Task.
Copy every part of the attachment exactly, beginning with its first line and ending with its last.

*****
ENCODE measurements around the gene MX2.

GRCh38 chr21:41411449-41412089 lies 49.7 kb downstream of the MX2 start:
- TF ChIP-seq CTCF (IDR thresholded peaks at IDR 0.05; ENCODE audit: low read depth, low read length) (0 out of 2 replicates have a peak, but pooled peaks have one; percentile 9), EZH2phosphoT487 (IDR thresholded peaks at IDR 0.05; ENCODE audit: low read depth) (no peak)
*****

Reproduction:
ENCODE measurements around the gene MX2.

GRCh38 chr21:41411449-41412089 lies 49.7 kb downstream of the MX2 start:
- TF ChIP-seq CTCF (IDR thresholded peaks at IDR 0.05; ENCODE audit: low read depth, low read length) (0 out of 2 replicates have a peak, but pooled peaks have one; percentile 9), EZH2phosphoT487 (IDR thresholded peaks at IDR 0.05; ENCODE audit: low read depth) (no peak)